DD’s work wife got married on Saturday. It was the most lovely event, held on the waterfront at Narrabeen.
Technically, Jules isn’t actually DD’s work wife any more, but she was for 10 years and they’re still great mates. It was a second marriage for both the bride and groom.
DD cheerfully describes such scenarios as “the triumph of hope over experience”.
I bought myself a frock from my new favourite shop – Zara – to wear to the wedding. I don’t know if you’re anything like me, but these days when I buy clothes I usually look at the on myself in the changeroom, sigh and either recoil in horror or say “that will do”. I tried this frock on and went “oooooooh, I love it!”
So I frocked up and headed to the Northern Beaches after my sister kindly agreed to let the dogs out for a wee later that night so I could sleep over at DD’s place.
As for the wedding, the bride is a fabulous woman and the groom, Steve, is a top bloke. I cried a lot as I watched them exchange their vows and promise to love each other forever. I also laughed a lot because they are funny people and also because they both had to put on their glasses to read the vows. Ah, middle-aged weddings.
Just before the ceremony, I also almost fell over when I saw the name on a memorial plaque on a park bench at the reserve. It said “Syd Kenny”. Syd was a very dear friend of DD’s mum, who died during the first wave of COVID-19. Not from COVID-19 itself, but I don’t think the isolation that was imposed on him during his final days helped.
DD was introducing me to the bride’s son when I spotted Syd’s name on the bench and it spun me out a bit. I started tugging on DD’s sleep – is that THE Syd????
It turns out it was, his family home was just a block away from Julie’s wedding. It’s a very small world.
As Jules and Steve were signing the register, her brother sang “It must be love” to the guests, then we wandered up the road to a local venue called the Moonlight Social Club for a cocktail party.
We settled in for Margaritas with a couple who’d just come from the hospital where the husband’s mum was getting an emergency stent operation following a heart attack. They figured they might as well toast the bride and groom while they were waiting for her to come out of the operating theatre.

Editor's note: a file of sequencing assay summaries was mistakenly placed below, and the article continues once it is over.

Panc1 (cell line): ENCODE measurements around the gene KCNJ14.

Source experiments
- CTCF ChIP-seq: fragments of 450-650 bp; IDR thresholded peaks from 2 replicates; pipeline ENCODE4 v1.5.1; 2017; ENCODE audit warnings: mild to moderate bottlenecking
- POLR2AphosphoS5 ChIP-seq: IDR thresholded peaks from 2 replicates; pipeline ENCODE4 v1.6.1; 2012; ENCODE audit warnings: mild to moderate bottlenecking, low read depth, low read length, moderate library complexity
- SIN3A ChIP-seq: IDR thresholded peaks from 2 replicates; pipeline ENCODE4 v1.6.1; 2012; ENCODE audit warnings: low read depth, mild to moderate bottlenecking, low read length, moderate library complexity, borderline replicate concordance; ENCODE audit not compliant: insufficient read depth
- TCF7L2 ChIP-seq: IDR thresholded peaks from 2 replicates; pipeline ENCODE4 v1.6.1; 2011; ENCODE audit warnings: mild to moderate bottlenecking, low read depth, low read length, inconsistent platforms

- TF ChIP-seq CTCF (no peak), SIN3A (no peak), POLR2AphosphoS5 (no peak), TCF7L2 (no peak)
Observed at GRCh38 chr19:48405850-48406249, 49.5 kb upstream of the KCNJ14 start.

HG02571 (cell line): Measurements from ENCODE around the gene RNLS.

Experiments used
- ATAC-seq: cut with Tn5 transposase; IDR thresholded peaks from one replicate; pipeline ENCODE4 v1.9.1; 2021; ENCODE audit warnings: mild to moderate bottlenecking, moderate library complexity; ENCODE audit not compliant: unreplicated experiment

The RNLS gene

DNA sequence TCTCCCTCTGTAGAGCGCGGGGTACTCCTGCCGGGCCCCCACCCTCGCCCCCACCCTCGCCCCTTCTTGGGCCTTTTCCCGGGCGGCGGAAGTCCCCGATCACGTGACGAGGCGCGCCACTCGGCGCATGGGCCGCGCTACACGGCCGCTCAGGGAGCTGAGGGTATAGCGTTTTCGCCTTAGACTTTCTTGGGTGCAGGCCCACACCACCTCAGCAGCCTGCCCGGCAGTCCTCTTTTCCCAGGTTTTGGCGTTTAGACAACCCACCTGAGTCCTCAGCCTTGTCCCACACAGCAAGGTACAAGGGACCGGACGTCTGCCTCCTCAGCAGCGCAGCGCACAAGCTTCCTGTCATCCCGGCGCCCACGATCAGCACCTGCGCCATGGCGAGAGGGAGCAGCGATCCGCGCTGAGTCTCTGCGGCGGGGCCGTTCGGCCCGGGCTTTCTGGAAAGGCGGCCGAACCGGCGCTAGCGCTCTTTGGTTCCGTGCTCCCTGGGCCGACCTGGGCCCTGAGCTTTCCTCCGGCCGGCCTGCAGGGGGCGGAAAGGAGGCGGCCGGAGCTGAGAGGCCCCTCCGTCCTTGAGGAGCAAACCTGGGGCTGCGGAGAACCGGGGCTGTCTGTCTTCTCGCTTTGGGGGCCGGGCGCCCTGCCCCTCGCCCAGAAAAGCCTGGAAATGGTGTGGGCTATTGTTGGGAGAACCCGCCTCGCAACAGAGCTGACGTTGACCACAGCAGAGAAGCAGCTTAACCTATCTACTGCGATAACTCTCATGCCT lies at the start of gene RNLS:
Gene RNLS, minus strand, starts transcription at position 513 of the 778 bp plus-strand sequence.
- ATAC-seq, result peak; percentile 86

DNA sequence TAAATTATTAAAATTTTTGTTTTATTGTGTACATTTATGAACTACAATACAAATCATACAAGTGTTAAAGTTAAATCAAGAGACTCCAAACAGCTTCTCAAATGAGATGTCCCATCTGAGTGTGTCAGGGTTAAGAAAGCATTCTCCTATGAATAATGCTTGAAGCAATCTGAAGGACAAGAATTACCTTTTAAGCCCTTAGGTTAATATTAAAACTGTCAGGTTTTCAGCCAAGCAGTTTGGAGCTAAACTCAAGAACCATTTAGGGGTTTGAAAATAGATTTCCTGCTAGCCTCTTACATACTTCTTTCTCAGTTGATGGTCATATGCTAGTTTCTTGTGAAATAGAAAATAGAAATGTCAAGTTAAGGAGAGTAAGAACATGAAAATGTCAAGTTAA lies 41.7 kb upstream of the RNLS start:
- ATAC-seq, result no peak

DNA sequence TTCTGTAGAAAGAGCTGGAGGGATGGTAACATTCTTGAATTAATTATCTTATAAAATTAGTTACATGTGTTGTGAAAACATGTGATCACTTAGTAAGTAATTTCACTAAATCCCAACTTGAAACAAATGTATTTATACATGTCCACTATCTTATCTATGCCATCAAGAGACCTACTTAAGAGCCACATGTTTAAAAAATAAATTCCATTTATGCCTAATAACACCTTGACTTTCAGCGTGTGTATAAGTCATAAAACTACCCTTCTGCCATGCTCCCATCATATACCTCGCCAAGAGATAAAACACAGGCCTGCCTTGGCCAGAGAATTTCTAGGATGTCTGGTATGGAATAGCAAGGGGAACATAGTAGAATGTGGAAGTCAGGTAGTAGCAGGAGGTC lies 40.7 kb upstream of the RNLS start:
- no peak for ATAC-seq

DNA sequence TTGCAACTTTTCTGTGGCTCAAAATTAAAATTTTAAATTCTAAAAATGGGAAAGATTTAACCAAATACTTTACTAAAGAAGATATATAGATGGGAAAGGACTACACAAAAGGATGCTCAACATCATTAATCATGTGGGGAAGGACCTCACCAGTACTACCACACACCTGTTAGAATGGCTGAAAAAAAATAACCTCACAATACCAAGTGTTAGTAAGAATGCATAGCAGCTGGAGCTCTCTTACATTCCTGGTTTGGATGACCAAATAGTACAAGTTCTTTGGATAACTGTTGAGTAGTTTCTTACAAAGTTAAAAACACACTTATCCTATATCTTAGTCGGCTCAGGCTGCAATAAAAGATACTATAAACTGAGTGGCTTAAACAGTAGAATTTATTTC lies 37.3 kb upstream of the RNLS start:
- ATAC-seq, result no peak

It was my kind of wedding reception. A covers duo were playing all my favourite songs, there were slider burgers and fish tacos and I got to do lots of cathartic crying at all the touching speeches.
A bulk fun evening was had by all … though I was feeling a bit dusty from the Margarita, Mojito and then Espresso Martini DD got to perk me up when I started to flag at about 9pm.
We left DD’s car there at the end of the night and returned the next morning for sweet potato corn cakes and a quick dip in the wild, debris-filled surf at Narrabeen.
I wasn’t happy to leave my relaxed Northern Beaches life to return to the real world after brekkie, but I had work to do.
I needed to attempt to make a sugar-free sponge cake for the youngest’s 16th birthday (on her request). In was not an unqualified success. When I tried to beat the coconut sugar with the egg whites, I didn’t get soft white peaks, it turned into brown slurry.
The youngest has since informed me you’re supposed to beat the egg whites on their own. Ooops.
The resulting concoction looked like a sponge cake on the outside, but tasted a bit like sweetish, brown bread on the inside. I whacked some fresh cream and sugar-free raspberry jam in it and hoped for the best.
My family were very polite about it when we gathered last night for our traditional teppanyaki, ahead of the youngest’s actual birthday on Tuesday.
The kid’s growing up fast.
On her birthday gift wish list:
A full-length wetsuit
A belly button piercing
A gym membership
A COVID-19 vaccine booster shot.
Song of the day: Madness “It must be love”